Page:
The lanky minister walked slowly towards the podium, as over 10,000 people waited in anticipation for his sermon to begin. Before reaching the lectern, he stopped, leaned over, and picked up a piece of paper that someone had carelessly littered on the floor. Dr. Herman Hoeh put the scrap into his pocket, arrived at the speaker's stand, and paused, as the audience sheepishly squirmed in their seats. Before opening his mouth, he had "preached" one of the most powerful messages I have ever "heard." It is a message that few professed Bible believers will heed.
Nearly two thousand years before this scene in Canada, Jesus taught a similar lesson near the Sea of Galilee, John 6:1-14. Multitudes had followed Him around the lake, and there was no food for the five thousand men and their families. Nothing except five barley loaves and two little fish freely contributed by a small boy. Jesus had everyone sit down, gave thanks, and broke and distributed the pieces of this little lunch. Miraculously, everyone was filled. Then Jesus said to His disciples, "Gather up the fragments that remain, that nothing be lost" verse 12. Twelve baskets remained. This incident teaches us several things: that an unselfish act of giving is blessed and greatly multiplied; that Jesus is the bread of life that we need more than physical food. These and other deep spiritual lessons can be gathered from this account. Yet there is a more obvious physical lesson as well. The Modern Language Bible translates verse 12, "Gather up the fragments that are left over, in order that nothing may be wasted."
The Creator is not wasteful. He teaches us that thrift and economy, rather than waste and wantonness, is the right way of life. Resources are precious, not to be thrown away with no thought of tomorrow. Likewise, our time is valuable and not to be wasted. Everything is to be used judiciously, in a wise and careful manner, not thoughtlessly discarded.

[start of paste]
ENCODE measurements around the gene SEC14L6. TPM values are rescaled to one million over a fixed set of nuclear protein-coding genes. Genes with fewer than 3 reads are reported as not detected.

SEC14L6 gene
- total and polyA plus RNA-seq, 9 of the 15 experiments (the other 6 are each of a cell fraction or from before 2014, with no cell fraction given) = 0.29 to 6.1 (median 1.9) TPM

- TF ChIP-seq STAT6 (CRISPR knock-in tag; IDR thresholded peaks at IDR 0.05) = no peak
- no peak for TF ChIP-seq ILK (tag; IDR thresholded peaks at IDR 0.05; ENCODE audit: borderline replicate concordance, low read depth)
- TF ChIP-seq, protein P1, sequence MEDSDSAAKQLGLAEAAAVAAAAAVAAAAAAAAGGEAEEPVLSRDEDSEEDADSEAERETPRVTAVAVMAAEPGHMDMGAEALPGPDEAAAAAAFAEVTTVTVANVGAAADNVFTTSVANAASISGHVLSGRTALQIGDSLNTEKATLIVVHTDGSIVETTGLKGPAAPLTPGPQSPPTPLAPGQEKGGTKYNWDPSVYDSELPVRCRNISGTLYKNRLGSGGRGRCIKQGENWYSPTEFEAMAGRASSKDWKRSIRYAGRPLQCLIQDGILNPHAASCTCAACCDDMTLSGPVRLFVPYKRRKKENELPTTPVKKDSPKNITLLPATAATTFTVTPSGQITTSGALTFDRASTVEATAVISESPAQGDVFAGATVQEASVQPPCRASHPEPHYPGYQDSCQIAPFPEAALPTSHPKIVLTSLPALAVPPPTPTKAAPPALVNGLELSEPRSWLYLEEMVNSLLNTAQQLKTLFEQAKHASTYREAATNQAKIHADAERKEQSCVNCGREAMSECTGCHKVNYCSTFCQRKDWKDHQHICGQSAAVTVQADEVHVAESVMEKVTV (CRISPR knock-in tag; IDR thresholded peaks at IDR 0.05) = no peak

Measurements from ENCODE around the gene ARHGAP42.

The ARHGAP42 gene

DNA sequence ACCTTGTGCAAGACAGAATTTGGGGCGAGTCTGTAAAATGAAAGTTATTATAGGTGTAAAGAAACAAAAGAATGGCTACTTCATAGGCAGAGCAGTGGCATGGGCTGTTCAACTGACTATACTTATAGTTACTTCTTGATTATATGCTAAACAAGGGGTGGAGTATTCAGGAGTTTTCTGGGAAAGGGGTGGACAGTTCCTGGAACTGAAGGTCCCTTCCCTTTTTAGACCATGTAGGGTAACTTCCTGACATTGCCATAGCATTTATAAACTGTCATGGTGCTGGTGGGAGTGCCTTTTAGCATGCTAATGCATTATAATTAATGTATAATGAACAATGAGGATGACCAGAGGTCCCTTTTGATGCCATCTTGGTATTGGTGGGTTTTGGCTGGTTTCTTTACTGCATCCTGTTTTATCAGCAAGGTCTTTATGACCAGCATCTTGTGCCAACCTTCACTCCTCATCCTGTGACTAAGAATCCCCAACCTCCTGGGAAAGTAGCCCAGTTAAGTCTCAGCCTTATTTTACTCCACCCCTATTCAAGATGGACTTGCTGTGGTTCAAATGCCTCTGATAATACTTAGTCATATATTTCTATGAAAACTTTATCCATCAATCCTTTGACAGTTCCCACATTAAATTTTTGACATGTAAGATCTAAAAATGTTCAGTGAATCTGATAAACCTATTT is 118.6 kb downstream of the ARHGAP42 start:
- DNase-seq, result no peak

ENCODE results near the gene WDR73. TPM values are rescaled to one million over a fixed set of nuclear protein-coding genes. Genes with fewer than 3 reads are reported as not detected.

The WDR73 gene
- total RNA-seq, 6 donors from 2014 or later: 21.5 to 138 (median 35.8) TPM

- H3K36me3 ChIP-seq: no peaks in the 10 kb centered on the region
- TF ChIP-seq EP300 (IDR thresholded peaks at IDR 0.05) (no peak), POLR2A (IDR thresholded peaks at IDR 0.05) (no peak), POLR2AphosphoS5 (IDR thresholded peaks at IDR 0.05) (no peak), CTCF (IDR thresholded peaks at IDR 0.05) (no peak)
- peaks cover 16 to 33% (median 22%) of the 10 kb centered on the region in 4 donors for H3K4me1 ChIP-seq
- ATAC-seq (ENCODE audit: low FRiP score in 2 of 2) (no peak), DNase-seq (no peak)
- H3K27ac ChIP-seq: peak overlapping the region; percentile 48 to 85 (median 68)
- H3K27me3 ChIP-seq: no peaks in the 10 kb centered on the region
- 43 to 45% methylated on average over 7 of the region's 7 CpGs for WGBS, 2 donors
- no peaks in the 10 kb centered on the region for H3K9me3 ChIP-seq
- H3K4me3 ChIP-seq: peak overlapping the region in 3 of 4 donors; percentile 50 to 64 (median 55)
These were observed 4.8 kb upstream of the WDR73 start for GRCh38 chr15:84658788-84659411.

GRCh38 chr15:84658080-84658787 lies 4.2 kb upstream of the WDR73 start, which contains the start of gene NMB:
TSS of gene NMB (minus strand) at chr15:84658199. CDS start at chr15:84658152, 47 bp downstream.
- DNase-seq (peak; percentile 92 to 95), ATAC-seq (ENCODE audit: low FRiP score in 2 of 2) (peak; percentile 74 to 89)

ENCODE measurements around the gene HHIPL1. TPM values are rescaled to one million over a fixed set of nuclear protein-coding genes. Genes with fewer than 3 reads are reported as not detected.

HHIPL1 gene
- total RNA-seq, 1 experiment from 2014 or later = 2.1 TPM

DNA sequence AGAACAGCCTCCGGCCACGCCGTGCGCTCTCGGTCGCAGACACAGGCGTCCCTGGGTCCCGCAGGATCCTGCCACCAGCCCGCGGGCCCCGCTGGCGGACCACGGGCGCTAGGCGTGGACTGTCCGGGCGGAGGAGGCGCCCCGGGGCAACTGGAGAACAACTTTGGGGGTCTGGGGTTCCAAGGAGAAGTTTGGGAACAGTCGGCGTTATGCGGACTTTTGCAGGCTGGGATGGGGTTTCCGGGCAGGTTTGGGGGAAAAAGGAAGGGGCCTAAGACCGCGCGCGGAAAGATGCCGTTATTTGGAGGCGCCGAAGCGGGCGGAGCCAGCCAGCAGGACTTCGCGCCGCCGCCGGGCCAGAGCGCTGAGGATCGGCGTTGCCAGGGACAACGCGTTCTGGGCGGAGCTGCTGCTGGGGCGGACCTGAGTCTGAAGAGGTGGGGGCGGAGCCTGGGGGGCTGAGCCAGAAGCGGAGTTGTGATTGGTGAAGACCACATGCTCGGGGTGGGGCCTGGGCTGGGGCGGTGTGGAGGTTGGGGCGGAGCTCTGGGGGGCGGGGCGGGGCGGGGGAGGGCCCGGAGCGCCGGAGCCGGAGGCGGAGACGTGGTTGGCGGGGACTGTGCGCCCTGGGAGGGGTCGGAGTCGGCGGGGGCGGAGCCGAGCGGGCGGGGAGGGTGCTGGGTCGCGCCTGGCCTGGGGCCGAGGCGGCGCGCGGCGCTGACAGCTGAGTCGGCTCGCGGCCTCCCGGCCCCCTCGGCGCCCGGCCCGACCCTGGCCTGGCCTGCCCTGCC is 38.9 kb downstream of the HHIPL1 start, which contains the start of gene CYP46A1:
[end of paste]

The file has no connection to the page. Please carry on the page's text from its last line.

"He that is slothful in his work is brother to him that is a great waster." Proverbs 18:9. Why waste your life doing only that which produces more material goods to be thrown to the garbage heap? Dedicate yourself to that which is truly important: following the will of the Almighty. Don't be like the prodigal son who "wasted his substance with riotous living" Luke 15:13. Don't let God accuse you of being an unjust steward who wasted His goods, Luke 16:1-2. "He that wasteth his father, and chaseth away his mother, is a son that causeth shame, and bringeth reproach," Proverbs 19:26.
From the rubble and ruin of giant "tels," successive cities built upon the ruins and garbage piles of older cities, to our modern "throw away" society, mankind has left a sorry record of wasting this earth's resources, and life itself.
"A lazy man won't even dress the game he gets while hunting, but the diligent man makes good use of everything he finds," Proverbs 12:27 (Living Bible). "There is treasure to be desired and oil in the dwelling of the wise; but a foolish man spendeth it up," Proverbs 21:20.
The message of Jesus feeding the thousands from a few loaves and fish is the same message of the minister who picked up the litter: conserve and wisely use the resources of food, money, time, talents and material goods the Almighty gives you. Be efficient. "Make it do, do without, use it up, wear it out."
That is why even the simple practice of recycling is the "Christian" thing to do. I would put it even stronger: if you are not doing what you can to conserve the earth's resources through such basic practices such as recycling your aluminum and steel cans, old newspapers, kitchen food scraps, and limiting the volume of your "throwaways," then you have not even grasped the fundamental concepts of the Eternal's ways of life!
Granted, this society produces too many material goods of inferior quality that have to be thrown away after brief use. Useless packaging alone is a sickening waste of this earth's resources. We live in Babylon. We must come out of it as much as possible. If we are not even attempting to lessen this stampede of waste from our effluent society, over the areas of which we have control, then we are certainly not following the Creator's code for righteous living.
Most people are lazy about doing what is right. It is so much easier to toss a can into the garbage, than to crush it, store it, and later take a whole pile of cans to a recycling center, if you can find one, which usually isn't easy. If you zealously recycle, you might be ridiculed as a "garbage man."